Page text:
Friday, November 8, 2013

One toe in

I dare not say "I'm back."

I don't even know where I've been. Writing in my head only again, for months, it's now so full of words I feared the explosion would take out a city block.

I feel fake and false sharing the days' small trials and triumphs, the trivia that pile up to assemble my life right now -- meals and homework and mountains of laundry and paperwork, attending to my children's mental and physical health -- when throughout flows this raging undercurrent of grief, still; ten months in.

Ten months.

More than enough time to gestate. And yet what do I have to show for it? This egg-like orb of nothingness that is the palpable absence of my mother, lodged under my chest; barely dissipated, still.

But I feel I cannot yet either wear my mourning on my writer's sleeve. Even though it suffuses everything subtly, the constant filter on my lens, as a topic it is gray wisps, ghostly vague, deadly dull.

I am well aware that to go on and on about missing my mother now will likely incite impassioned and compassionate admonitions to "look forward" and "move on" which will make me want to shank my well-meaning readers.  Never a good place to be.

And Thanksgiving coming up.

Last year with my mother and uncle. This year without.

I almost can't look at the photos, the longing they engender so great, I fear the molecules of the screens upon which the images burn will burst apart from my desire to hold those people again against my actual body and not just in my metaphoric heart.

Mom and Uncle Walter, Thanksgiving 2012

So here I am.

Once again with all these little stories I want to tell, yet they remain untold.

I know it's okay to smile and laugh in the middle of grief, and I do, every day. I know that my mother, of all people in the world, would want me to enjoy each and every moment with my children with all my soul. And I do. Every day.

I hope the floodgates open soon (yet can make no promises).

Until then, here, now, is my one toe back in the water.

It feels good.

Even if it is just a pool of tears.


  1. I don't know if you follow Mary Tyler Mom at all, but she posted this a while ago, and I hope it helps you:

  2. Welcome back. I like reading about meals, homework, laundry, etc... It may be a good place to start.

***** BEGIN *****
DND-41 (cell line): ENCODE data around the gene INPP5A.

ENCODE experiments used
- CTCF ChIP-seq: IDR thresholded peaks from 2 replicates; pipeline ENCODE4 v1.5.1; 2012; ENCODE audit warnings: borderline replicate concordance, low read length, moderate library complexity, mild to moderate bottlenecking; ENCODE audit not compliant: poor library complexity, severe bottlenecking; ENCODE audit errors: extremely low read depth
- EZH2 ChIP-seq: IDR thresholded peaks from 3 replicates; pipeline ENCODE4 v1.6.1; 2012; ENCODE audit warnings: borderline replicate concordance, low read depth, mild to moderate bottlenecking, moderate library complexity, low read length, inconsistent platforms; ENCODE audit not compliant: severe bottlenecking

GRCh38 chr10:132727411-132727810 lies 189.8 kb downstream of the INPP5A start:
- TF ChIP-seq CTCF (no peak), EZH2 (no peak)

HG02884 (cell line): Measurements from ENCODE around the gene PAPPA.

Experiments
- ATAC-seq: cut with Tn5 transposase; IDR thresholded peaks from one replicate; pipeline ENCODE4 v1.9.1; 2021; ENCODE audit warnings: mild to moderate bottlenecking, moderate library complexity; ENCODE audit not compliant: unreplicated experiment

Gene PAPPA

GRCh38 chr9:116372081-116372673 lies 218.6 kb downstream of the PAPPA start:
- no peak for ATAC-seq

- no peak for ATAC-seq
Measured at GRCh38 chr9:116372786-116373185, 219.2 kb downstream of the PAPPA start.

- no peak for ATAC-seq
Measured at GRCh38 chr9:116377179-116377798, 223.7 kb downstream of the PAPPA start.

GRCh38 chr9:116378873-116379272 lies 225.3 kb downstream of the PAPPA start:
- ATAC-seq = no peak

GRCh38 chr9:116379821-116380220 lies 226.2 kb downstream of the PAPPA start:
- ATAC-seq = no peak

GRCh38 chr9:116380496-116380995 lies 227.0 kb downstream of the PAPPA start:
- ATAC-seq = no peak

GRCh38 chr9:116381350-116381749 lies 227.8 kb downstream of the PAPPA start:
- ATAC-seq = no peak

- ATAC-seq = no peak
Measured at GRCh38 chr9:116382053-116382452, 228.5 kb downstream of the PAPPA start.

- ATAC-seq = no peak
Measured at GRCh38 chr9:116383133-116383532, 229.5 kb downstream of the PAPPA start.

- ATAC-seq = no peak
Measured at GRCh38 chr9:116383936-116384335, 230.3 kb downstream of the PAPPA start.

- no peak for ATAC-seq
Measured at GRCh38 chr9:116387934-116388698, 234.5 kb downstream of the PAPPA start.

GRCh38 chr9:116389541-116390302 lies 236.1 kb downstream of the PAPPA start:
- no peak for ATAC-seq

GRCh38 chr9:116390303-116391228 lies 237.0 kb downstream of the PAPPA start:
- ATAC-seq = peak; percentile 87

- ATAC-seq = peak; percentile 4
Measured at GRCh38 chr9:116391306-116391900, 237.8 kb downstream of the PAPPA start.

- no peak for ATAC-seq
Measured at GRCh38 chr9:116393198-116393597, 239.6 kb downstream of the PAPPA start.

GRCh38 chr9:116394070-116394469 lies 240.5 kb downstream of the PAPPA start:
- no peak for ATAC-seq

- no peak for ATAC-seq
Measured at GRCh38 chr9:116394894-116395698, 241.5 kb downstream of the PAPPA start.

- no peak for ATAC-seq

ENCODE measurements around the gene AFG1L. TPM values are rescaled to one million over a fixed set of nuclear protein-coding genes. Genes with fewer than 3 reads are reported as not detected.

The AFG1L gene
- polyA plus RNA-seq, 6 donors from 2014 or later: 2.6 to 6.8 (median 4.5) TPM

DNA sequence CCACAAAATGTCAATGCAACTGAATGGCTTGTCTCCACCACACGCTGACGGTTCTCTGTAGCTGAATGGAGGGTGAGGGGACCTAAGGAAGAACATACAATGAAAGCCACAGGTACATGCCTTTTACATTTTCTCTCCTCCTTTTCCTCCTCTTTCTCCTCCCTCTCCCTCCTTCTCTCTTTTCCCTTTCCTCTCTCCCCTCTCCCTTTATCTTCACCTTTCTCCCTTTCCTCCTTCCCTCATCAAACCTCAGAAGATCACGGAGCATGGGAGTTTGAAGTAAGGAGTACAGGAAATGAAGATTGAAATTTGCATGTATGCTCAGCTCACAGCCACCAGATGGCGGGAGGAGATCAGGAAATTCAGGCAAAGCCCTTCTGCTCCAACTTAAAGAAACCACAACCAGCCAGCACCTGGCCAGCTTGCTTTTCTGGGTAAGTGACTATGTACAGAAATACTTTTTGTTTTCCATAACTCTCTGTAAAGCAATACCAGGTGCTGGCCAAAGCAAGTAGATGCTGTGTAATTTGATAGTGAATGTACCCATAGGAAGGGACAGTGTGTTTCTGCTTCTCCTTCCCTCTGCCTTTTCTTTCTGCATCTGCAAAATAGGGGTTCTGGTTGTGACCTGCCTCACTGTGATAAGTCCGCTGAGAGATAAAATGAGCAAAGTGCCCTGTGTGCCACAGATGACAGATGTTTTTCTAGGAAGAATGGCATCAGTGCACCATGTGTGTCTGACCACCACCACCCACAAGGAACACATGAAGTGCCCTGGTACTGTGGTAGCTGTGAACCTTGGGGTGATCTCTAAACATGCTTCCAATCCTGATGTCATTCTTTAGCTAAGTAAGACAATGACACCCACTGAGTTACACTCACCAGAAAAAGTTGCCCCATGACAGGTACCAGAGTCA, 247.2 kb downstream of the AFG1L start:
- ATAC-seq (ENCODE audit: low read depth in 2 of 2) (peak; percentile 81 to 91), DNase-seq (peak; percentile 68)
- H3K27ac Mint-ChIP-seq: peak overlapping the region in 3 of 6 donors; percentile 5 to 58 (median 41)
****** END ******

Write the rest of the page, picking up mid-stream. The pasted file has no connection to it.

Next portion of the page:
3. Sweetie, I still have trouble looking at the pictures of my son who committed suicide 11 years ago. I wish I could tell you it will get better, but I can't and I won't. As for looking forward, that is in your time, not someone else's. You are doing the best you know how. Keep doing that. You might also find the holidays open that floodgate you are trying to keep closed. Just let it happen. No one is going to judge you although your young sons might be confused. Just tell them you miss your loved ones. They will understand that.


  4. Missed hearing your voice, even if it is only one toe for the moment--but what a lovely toe it is.

  5. The reason that I want to tell you to move on is simple. It would KILL me ( if I weren't already dead) for my kids to spend so much time in grief over me. The thought if it alone is horrible. Please I'd beg them. Focus on the family you have made.

  6. Varda, I remember very clearly the strong sense you had back in 1990 when we briefly met in Scotland of being unprepared for losses-- after I shared about who knows what. Well, there have been some heavy ones out of left field nothing could have prepared me for. I need to find time & energy to try to communicate some of that have a busy life, what with special, demaning kids. But you have to find, make time-- have to understand emotional time is warped & you have to learn to allow for the warp to curve back to the duration of everyday life. In your own path. silence, speech, different writing, Listen to Laura Nyro. For example. Alwys think of you, always remember you-- also, ps,: what about your Dad's photo work? Access? Publish? Share? Organize? Possible roundabout therapy? I know I know little, seen less, very curious about it. Big hugs, david J R S

  7. Living in another country means that I can pretend that my parents are still where I left them. Sometimes. I can't look at photos either, nor go to places that I associate with them.

    Nor can I write about them, even though I want to, so I do write about the other stuff, the issues and happenings of the day, and I hope you will too soon x


I am so sorry to have to turn word verification back on, but the spam-bots have found me - yikes!